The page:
The Importance of listening
Many people were shocked and angered by the U.S. government's decision to tear immigrant children from their parents. Less covered, and also terrible, is the administration's revocation of a longstanding policy that allowed survivors of domestic and gang violence to seek asylum in the U.S.
Growing up in the church I have always heard the phrase, “All are welcomed at the table.” It is a phrase that sounds pleasing to our ears because it carries a message of inclusivity and unconditional love. The table is not just a place where we gather together to eat, but also a place where we gather in fellowship, affirm one another, and lift each other in dignity and love.
I’ve often wondered if we really mean “all” because sometimes I feel like this phrase is followed by “but.” The word “all” is essential because it does not exclude anyone based on his or her gender, ability, sexuality, religion, socioeconomic standing, or any other status we tend to label our world. The motto of The United Methodist Church — Open hearts. Open minds. Open doors. — invites all of us to that same message of inclusion and love.
Jeff Sessions — current U.S. attorney general and fellow United Methodist — recently announced several changes to the way the U.S treats immigrants and refugees seeking to live here. A lot of the coverage of these new policies focused on the ghastly practice of tearing children from their parents. Less covered, however, is Sessions’ revocation of a longstanding policy that allowed survivors of domestic and gang violence to seek asylum in the U.S.
Sessions stated victims of domestic abuse are not part of a “particular social group” that qualifies for asylum. Excluding victims of domestic abuse from a “particular social group” is a clear misrepresentation of reality. According to the World Health Organization, “1 in 3 (35%) of women worldwide have experienced either physical and/or sexual intimate partner violence or non-partner sexual violence in their lifetime.”
The reality of domestic abuse occurs globally. Disregarding the traumatic experience of domestic abuse as an acceptable claim for asylum is a disgrace and goes against our values.
The United Methodist Book of Resolutions states, “People of faith must work to change attitudes, beliefs, policies, and practices at all levels of society that dehumanize and promote the exploitation and abuse of women and girls.”
This decision undoubtedly affects the lives of thousands and thousands of women and girls, individuals of sacred worth who are fleeing life-threatening situations only to be told their lives do not matter and their claims of abuse are not believable. In many instances, fleeing one’s country is the only option victims have to escape domestic abuse and the potentiality of death. Under this new ruling, the safety of these individuals is in danger.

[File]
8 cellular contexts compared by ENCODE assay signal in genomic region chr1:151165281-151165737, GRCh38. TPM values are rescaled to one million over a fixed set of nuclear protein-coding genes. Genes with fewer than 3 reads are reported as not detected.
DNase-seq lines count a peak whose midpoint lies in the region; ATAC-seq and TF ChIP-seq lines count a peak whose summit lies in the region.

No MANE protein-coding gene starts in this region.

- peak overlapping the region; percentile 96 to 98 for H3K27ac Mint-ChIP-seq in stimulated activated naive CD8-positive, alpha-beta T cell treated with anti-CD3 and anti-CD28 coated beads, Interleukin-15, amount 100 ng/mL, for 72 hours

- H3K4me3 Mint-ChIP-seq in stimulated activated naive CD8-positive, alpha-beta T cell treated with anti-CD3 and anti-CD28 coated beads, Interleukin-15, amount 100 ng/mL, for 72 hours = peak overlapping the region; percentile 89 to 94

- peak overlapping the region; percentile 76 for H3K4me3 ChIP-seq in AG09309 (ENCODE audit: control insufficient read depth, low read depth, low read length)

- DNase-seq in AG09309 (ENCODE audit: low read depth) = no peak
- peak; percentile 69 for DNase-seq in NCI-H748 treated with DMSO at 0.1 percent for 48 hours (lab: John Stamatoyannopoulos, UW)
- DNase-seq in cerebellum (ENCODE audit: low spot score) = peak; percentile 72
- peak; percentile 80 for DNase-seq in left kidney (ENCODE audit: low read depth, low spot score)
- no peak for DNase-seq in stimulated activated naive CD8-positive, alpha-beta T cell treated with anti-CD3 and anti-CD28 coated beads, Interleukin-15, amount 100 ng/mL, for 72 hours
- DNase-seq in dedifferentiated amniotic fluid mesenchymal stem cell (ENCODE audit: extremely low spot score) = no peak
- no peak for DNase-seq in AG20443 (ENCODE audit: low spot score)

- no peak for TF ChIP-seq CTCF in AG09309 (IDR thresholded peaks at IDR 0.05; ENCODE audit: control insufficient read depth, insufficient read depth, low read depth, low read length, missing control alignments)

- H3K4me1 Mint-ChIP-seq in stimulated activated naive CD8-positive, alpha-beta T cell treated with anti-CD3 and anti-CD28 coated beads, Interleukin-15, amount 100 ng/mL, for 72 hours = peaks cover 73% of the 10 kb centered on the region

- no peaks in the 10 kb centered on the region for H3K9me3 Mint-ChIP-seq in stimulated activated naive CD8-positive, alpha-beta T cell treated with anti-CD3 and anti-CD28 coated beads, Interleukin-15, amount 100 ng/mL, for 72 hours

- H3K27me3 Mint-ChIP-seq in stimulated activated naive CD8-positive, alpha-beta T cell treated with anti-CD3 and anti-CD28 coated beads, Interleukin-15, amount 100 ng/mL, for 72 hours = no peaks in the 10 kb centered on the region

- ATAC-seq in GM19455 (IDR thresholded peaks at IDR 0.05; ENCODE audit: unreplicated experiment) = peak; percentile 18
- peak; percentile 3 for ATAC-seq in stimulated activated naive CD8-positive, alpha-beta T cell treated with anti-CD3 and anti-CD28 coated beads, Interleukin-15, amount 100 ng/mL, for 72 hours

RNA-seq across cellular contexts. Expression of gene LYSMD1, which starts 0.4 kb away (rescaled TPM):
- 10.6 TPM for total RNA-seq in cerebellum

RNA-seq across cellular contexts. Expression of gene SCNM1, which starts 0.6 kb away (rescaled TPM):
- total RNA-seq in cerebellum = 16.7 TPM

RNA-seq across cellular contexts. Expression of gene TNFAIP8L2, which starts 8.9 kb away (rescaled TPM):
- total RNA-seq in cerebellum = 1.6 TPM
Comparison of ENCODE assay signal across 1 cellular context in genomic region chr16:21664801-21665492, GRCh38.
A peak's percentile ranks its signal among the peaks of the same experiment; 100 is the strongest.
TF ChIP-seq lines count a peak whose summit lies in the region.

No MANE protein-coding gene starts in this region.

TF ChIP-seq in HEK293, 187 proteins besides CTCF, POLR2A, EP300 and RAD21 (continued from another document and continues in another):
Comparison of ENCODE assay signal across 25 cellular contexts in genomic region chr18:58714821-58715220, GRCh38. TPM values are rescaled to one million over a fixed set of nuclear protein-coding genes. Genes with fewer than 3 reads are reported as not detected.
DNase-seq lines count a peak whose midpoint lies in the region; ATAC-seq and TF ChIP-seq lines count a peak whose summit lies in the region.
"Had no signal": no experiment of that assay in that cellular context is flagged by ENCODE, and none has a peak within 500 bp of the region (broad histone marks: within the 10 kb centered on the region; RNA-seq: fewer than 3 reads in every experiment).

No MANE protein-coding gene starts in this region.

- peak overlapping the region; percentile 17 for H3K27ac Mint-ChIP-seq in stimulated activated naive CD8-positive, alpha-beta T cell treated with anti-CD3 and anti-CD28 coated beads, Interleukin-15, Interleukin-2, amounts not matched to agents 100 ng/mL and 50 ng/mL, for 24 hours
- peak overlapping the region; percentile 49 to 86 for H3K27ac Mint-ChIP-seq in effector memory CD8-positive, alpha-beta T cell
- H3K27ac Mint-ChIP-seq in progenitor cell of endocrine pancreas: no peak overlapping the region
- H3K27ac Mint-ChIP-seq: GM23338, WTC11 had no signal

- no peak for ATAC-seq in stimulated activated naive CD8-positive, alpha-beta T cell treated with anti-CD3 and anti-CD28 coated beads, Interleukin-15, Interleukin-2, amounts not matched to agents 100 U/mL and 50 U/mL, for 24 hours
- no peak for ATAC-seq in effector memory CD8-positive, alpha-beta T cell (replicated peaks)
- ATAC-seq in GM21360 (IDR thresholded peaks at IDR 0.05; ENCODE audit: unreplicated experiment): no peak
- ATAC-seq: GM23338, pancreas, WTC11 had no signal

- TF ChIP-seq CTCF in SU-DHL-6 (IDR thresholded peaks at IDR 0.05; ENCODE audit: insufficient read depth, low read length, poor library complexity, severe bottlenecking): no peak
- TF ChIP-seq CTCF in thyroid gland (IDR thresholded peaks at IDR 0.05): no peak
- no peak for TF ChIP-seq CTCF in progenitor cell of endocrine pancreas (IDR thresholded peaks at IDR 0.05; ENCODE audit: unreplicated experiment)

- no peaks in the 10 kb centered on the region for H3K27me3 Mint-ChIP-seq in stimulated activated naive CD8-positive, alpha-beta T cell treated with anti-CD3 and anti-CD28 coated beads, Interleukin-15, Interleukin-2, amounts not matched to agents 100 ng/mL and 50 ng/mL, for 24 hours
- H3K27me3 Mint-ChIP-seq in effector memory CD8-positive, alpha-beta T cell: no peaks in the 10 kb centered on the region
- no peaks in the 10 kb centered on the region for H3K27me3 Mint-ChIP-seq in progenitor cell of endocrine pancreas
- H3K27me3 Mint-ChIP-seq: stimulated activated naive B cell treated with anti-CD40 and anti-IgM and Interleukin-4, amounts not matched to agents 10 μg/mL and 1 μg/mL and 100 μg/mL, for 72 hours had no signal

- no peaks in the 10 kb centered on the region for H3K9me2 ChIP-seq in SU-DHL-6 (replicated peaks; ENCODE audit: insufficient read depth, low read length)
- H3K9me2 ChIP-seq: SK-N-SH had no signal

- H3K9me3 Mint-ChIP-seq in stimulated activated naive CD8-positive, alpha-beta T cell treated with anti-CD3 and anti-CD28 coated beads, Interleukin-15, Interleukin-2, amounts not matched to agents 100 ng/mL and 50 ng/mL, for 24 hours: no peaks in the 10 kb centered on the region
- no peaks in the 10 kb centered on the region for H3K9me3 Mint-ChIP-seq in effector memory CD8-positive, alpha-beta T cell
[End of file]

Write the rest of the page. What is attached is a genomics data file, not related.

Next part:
In her book, Justice and the Politics of Difference, Iris Marion Young challenges and reimagines modern concepts of social justice through a feminist perspective. In the introduction, Young states, “The sense of justice arises not from looking, but…from listening.”
What Young argues is we cannot actively and adequately participate in true social justice if we do not listen to the cries of the world. It is important to note the distinction between looking and listening. Sometimes when we see something, we might not fully understand the gravitas of the given situation, or worse, we choose to look away. When we listen, however, we hear from the perspectives of those who are forgotten and those who face these issues day after day.
It is crucial to keep Young’s framework in mind when assessing the recent decision made by Sessions. In his announcement of these new policies, he claimed the asylum process was being “abused” and prevented “just claims” from being processed. This stark differentiation implies the safety and protection of women and children are not “just claims.”
But this is not the first time women have been disregarded, and their voices have been shut down. Everyday women face misogynistic attitudes in the workplace, in their communities and even in their churches. When women encounter gender-based violence, such as domestic abuse and sexual assault, they are often not listened to and deemed as blowing the situation out of proportion.
This decision is just another example women and girls have to face over the questioning of their believability. The validity and worth of women have always been called into question in a patriarchal society. The Social Principles of The United Methodist Church state, “We affirm women and men to be equal in every aspect of their common life.” In Genesis 1, all creation is seen to be of sacred worth in God’s eyes. Therefore, as children of God, we are called to recognize the value and worth of all persons.
So, how do we create spaces where women are believed, especially in instances of gender-based violence?
Listening is the starting place of our journey toward justice. If we don’t listen, how will we know what to do?
Here are the facts:
- 1 in 3 women worldwide experience domestic abuse.
- The presence of a gun in a domestic violence situation increases risk of homicide by 500%.
- 30 to 60% of perpetrators of intimate partner violence also abuse children in the household.
Similar to the disciples who fell asleep in the Garden of Gethsemane, the overwhelming reality of domestic violence can cause us to do likewise. For those who do experience abuse, they cannot escape or look away. For many, this is their reality. It is crucial that we do not fall asleep in such desperate times. As Jesus would say to us, “Wake up!”
The question is, will we listen to the cries of those seeking refuge from violence and abuse or will we remain asleep?